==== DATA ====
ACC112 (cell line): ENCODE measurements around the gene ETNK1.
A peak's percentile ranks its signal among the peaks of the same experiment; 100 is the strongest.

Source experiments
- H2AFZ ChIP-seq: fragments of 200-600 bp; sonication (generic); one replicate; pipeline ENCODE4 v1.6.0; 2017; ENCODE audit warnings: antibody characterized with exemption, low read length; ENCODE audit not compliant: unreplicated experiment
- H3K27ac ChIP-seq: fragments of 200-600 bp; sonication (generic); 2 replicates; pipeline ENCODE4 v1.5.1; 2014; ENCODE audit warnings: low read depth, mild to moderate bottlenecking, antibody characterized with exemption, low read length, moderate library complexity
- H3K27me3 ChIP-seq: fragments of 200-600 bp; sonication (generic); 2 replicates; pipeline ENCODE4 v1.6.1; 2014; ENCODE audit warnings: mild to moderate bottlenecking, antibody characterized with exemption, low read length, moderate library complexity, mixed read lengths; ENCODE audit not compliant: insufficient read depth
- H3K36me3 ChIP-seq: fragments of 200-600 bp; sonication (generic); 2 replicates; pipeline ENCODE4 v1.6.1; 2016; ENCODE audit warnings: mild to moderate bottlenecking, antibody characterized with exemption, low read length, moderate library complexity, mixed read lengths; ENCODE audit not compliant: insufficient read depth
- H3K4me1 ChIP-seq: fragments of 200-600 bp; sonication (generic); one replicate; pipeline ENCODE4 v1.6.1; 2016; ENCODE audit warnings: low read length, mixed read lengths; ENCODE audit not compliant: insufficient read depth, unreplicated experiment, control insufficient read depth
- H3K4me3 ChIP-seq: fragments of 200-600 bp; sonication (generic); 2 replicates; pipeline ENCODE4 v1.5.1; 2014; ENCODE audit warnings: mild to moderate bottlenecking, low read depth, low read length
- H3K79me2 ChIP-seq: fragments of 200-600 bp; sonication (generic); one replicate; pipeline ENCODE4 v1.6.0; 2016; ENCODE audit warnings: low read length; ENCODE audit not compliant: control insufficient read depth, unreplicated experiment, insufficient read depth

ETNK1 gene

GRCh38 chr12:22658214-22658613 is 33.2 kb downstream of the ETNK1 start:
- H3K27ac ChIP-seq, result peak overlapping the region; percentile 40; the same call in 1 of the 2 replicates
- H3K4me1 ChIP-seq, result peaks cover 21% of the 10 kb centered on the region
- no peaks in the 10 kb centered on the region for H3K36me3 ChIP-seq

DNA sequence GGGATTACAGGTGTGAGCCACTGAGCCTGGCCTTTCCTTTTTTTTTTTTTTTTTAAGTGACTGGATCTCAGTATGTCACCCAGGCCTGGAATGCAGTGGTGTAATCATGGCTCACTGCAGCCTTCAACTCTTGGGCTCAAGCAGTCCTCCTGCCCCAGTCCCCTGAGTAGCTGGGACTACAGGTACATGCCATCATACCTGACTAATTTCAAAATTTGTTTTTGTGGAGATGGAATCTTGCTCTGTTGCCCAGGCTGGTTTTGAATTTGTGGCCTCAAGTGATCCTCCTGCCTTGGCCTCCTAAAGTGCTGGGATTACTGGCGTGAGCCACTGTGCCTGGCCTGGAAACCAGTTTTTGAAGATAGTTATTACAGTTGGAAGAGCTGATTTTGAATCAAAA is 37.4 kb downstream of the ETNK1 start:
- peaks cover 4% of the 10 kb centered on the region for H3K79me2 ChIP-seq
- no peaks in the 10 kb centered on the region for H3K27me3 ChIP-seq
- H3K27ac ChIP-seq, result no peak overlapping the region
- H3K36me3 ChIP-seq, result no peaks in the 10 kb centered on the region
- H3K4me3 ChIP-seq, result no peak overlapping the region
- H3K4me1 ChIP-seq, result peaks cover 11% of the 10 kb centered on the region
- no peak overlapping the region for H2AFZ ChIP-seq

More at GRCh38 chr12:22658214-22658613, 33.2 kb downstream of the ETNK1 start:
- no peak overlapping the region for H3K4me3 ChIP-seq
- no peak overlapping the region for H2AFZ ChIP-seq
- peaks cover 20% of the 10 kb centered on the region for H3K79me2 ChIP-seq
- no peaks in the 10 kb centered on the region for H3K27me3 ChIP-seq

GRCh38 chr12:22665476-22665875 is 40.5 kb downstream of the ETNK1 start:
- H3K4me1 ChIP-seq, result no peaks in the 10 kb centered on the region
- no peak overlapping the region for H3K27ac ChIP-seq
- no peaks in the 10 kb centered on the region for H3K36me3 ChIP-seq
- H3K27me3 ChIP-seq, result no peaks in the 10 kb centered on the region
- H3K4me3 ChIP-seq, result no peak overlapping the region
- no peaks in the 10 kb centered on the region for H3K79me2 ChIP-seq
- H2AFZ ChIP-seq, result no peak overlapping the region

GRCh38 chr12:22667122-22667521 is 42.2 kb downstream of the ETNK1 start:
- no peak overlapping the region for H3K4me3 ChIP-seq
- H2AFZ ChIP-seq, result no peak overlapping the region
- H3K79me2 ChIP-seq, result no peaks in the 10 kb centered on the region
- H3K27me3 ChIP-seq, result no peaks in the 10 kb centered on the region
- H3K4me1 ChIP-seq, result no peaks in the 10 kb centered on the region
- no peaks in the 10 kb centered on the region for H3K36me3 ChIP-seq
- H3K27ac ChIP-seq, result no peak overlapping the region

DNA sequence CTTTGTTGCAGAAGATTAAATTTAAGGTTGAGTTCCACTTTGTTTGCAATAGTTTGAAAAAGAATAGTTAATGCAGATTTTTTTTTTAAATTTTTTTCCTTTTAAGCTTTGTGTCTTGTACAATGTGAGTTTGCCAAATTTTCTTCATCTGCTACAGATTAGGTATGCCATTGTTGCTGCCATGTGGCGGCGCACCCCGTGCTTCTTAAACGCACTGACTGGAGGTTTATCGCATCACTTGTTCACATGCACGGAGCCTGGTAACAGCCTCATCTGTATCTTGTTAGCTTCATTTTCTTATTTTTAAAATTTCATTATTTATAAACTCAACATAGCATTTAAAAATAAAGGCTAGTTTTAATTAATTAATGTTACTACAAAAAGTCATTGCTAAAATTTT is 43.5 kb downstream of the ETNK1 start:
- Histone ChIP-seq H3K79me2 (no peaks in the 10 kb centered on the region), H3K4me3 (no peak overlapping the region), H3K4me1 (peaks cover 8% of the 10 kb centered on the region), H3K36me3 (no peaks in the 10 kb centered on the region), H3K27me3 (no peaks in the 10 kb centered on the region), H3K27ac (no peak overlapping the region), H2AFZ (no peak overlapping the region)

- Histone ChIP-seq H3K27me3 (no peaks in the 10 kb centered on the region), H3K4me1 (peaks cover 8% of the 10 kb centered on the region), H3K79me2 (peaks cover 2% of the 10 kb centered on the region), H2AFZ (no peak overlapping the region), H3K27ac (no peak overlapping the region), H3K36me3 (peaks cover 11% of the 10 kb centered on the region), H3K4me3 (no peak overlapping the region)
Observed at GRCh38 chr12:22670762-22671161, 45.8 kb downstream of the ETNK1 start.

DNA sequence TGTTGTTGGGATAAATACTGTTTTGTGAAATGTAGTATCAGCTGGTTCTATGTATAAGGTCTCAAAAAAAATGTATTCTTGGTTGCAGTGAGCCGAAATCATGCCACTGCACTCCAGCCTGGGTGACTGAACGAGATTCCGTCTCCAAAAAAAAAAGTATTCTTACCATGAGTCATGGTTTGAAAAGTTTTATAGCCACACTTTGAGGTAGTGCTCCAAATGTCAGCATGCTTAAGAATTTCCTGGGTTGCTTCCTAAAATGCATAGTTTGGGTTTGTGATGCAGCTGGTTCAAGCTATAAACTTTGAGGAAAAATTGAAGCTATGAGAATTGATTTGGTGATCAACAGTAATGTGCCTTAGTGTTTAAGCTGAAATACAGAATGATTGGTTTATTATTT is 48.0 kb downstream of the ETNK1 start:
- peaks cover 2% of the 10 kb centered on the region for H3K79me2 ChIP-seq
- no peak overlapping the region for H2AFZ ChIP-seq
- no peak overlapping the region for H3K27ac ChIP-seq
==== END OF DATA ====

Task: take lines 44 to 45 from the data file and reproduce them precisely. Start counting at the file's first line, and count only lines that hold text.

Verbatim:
- H3K27ac ChIP-seq, result no peak overlapping the region

DNA sequence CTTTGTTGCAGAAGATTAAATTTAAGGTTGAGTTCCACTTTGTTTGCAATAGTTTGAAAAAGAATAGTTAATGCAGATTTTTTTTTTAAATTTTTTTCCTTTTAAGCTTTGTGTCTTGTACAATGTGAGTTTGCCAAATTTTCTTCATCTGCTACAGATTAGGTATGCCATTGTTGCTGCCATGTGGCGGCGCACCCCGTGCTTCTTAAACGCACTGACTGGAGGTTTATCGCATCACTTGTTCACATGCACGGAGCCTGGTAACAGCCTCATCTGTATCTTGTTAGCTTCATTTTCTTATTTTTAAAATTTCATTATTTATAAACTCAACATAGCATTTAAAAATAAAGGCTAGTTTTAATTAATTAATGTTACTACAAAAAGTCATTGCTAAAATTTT is 43.5 kb downstream of the ETNK1 start: